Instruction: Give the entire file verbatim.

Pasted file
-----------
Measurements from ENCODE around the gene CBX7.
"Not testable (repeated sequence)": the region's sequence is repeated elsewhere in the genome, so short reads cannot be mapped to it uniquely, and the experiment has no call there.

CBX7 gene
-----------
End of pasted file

Measurements from ENCODE around the gene CBX7.
"Not testable (repeated sequence)": the region's sequence is repeated elsewhere in the genome, so short reads cannot be mapped to it uniquely, and the experiment has no call there.

CBX7 gene